The planning director for the Vermont Department of Public Service told the Senate Natural Resources Committee on Wednesday that while some estimates can be made, officials ultimately don’t know the impact a clean heat standard will have on Vermonters.
“We’re talking about regulating an industry that hasn’t been regulated in this manner, and this is a big undertaking,” TJ Poor, director of planning for the department, told committee members.
“There is no estimate of the cost. We can do an analysis of a heat pump or a weatherization project and say it’s cost effective … but we really don’t know the immediate impact of a clean heat standard on Vermont businesses and families,” he added.
The proposed clean heat standard, H.715, aims to curb carbon emissions by financially incentivizing shifts to “green” non-carbon emitting heating appliances such as electric heat pumps, or by installing weatherization. The policy would subsidize green energy options through a clean heat credits system. For example, fuel sellers who don’t create enough clean heat credits through their own efforts would have to purchase credits generated by other companies and organizations to stay in business.
Richard Cowart, director of the Regulatory Assistance Project, said it’s about incentives to push Vermonters to change their heating sources.
“The whole program is to essentially change the business models of fossil fuel providers in Vermont so that they become, over time, clean heat providers,” he said. “It’s more than community fossil fuel providers, and so earning the credits through your own actions is a principal phase of delivering the objective of the statute.”
Lawmakers spent much of the meeting discussing the credits for the implementation of green energy policies, including who gets to claim such credits and what actions justify credits. H.715 states that the commission “shall establish or adopt a system of tradeable clean heat credits earned from the delivery of clean heat measures that reduce greenhouse gas emissions.”
Poor said the pressure to pass H.715 during this legislative session may be unwarranted and possibly based on misinformation.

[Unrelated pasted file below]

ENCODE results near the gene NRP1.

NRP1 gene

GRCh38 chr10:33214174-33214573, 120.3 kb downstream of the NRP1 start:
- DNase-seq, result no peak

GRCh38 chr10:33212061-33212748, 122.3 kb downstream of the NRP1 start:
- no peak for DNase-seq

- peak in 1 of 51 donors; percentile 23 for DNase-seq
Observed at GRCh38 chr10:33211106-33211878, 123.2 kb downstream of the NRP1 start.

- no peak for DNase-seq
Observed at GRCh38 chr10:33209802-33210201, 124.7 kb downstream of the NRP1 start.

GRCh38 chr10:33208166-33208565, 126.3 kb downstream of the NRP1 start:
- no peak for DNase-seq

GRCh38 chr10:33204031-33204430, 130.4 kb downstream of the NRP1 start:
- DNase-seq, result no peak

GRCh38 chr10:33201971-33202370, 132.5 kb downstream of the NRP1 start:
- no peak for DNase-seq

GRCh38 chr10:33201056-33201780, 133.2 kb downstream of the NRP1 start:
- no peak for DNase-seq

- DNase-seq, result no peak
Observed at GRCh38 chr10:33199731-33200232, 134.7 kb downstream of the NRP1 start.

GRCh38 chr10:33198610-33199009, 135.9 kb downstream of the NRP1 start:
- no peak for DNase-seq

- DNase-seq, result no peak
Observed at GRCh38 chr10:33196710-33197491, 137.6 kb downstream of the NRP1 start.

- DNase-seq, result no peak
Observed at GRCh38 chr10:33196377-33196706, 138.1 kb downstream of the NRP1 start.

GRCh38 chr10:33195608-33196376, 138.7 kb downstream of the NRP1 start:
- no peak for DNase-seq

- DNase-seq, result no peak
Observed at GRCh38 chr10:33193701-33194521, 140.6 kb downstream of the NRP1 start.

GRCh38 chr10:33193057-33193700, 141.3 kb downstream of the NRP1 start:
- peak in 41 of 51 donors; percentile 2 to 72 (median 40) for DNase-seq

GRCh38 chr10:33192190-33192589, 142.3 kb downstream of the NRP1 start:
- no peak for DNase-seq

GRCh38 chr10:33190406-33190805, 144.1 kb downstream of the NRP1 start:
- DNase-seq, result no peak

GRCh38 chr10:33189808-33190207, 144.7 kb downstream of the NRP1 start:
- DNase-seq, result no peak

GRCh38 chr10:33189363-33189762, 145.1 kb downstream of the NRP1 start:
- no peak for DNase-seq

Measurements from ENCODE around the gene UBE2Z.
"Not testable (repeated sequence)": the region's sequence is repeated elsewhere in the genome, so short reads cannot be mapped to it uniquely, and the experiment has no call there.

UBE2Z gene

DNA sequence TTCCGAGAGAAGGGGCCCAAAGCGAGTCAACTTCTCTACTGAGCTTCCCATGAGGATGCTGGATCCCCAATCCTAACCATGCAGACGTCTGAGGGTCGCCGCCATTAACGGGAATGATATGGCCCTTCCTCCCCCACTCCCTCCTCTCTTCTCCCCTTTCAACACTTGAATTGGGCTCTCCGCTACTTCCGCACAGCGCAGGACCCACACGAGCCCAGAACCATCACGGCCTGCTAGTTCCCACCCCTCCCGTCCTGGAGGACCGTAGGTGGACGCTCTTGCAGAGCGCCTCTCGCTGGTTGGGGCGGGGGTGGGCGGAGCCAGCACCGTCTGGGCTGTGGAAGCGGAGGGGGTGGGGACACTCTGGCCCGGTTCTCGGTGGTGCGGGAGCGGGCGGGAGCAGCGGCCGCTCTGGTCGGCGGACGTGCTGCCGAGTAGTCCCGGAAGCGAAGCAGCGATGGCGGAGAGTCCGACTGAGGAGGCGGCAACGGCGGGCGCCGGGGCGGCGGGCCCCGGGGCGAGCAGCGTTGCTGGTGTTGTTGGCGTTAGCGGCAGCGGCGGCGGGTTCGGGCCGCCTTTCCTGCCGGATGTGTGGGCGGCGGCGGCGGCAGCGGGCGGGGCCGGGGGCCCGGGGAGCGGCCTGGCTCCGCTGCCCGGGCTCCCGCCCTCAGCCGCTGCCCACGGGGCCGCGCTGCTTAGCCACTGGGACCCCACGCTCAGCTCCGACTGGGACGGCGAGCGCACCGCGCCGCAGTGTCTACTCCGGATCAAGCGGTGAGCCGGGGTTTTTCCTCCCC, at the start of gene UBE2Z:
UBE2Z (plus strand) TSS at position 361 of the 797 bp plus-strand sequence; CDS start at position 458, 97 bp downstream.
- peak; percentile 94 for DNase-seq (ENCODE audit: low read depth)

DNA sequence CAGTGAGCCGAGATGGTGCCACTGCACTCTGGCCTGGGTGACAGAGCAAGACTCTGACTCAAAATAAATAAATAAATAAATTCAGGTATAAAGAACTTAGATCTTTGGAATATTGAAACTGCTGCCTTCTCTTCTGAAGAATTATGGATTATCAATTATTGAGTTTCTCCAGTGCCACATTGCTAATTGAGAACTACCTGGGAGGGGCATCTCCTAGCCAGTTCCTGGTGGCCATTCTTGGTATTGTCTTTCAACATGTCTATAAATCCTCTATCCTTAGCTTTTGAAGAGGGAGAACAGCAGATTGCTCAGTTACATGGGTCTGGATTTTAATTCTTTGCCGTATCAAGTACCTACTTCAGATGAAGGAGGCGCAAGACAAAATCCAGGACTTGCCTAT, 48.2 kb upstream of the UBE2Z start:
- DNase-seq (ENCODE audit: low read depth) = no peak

“He [Jared Duval, a member of the Vermont Climate Council] said that if the clean heat standard is not passed this session, then the Agency of Natural Resources will be forced to implement regulations. That’s simply not true,” Poor said. “If it’s not passed this session, it could be passed next session. And if it’s not passed this session ANR is not going to start its rule-making to impose regulations.”
Another issue discussed by lawmakers pertained to what the proposal does not do.
Weatherization, which is the improvement of airflow and heat containment, especially for old homes all over Vermont, has long been touted as a practical way to improve home heating. According to Poor, the bill as currently written does not identify financial resources for this cause.
“We don’t know that the clean heat standard will fund weatherization, and we could consider that in a PUC [Public Utility Commission] process and have that incorporated into the broader cost considerations,” he said.
Poor added that implementing the clean heat standard would have an impact on those who participate and those who do not, and that lawmakers need to consider those impacts on “winners and losers.”
“My point is that we should consider who those are, what happens to non-participants, people who don’t ultimately install a heat pump or don’t weatherize their home when others are — and what happens to the residual cost,” he said.
Heating and transportation sectors are being targeted by environmentalists at both the state and federal levels. One recent commentary identifies 25 policy decisions by the Biden administration that have had an impact on transportation and heating costs. These include tightening EPA rules on oil and gas, rejoining the Paris Climate Accord, and pushing a “clean electricity standard.”
In the March edition of Environment and Climate News, top energy industry executives expressed frustration that readily available and affordable energy — in particular natural gas — is routinely being blocked in the name of environmentalism.
Ed Longanecker, president of the Texas Independent Producers & Royalty Owners Association, was among those to note the negative consequences of restricting access to cheap natural gas.
“Europe’s energy crisis, like that of Boston, Massachusetts, which has banned new gas pipelines, is the direct result of irrational energy policy, with both Boston and the E.U. now relying on much-dirtier Russian natural gas.”
Watch Wednesday’s Senate Natural Resources Committee discussion on YouTube.